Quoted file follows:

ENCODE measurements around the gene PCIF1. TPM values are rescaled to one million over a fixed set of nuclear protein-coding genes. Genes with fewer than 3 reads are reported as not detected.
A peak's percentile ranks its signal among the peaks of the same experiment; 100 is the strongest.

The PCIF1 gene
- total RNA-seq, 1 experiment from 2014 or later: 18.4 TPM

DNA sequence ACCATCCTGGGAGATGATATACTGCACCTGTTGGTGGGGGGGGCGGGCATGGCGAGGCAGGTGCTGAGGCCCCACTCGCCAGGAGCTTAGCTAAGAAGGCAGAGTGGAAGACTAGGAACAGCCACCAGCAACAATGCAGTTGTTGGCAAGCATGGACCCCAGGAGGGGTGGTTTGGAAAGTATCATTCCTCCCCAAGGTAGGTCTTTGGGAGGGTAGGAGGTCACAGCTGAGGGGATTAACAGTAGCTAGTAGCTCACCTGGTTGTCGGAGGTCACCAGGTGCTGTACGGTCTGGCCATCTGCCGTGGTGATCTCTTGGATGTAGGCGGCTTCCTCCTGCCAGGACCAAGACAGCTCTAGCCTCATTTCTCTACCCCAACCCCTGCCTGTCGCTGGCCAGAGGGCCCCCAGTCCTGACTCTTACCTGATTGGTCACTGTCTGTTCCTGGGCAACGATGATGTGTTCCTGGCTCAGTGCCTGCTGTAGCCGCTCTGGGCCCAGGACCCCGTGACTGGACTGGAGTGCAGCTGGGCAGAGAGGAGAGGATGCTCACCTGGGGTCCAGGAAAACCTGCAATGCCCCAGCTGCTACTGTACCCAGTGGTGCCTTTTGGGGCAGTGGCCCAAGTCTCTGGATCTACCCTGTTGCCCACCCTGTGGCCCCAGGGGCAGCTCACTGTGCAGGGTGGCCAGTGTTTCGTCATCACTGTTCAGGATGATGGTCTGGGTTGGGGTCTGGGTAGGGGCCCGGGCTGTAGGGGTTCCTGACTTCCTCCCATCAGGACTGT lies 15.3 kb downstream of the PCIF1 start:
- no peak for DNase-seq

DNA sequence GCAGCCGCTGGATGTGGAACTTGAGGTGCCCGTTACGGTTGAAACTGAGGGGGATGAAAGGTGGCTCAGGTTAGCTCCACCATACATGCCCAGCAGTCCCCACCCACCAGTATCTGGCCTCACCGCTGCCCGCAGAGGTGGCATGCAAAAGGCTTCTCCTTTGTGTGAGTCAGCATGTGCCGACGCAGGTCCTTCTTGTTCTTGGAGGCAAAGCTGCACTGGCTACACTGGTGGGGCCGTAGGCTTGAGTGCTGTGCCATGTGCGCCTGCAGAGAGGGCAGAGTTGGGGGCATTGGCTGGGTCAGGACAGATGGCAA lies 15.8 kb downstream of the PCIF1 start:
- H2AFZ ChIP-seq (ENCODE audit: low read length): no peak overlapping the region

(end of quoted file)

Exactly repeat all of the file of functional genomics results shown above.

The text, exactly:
ENCODE measurements around the gene PCIF1. TPM values are rescaled to one million over a fixed set of nuclear protein-coding genes. Genes with fewer than 3 reads are reported as not detected.
A peak's percentile ranks its signal among the peaks of the same experiment; 100 is the strongest.

The PCIF1 gene
- total RNA-seq, 1 experiment from 2014 or later: 18.4 TPM

DNA sequence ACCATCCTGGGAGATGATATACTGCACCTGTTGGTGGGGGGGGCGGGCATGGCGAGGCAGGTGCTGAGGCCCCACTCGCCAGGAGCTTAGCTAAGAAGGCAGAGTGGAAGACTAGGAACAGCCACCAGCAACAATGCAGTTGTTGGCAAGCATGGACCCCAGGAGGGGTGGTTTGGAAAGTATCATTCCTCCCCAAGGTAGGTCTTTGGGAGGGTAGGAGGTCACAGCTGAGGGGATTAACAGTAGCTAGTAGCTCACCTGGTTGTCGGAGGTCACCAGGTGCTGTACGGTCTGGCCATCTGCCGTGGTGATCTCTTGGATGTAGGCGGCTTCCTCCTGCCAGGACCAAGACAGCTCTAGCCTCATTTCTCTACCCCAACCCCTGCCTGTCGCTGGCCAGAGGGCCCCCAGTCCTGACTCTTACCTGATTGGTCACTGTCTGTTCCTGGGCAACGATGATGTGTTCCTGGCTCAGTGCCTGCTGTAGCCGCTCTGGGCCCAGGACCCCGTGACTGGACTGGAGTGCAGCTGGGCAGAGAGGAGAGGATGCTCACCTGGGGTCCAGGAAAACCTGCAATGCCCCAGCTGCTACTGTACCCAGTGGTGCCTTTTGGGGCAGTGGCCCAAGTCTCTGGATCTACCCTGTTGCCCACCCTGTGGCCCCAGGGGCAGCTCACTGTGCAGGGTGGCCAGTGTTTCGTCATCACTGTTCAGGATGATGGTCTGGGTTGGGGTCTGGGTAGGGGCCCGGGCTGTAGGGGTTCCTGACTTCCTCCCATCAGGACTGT lies 15.3 kb downstream of the PCIF1 start:
- no peak for DNase-seq

DNA sequence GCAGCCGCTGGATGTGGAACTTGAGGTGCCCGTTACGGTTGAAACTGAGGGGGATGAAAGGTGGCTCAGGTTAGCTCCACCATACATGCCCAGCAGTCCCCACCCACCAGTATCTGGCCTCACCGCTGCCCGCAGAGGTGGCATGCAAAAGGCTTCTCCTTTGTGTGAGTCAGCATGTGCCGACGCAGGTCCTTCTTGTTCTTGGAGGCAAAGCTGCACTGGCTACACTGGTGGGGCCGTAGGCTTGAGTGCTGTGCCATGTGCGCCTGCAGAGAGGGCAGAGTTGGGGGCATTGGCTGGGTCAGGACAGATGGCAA lies 15.8 kb downstream of the PCIF1 start:
- H2AFZ ChIP-seq (ENCODE audit: low read length): no peak overlapping the region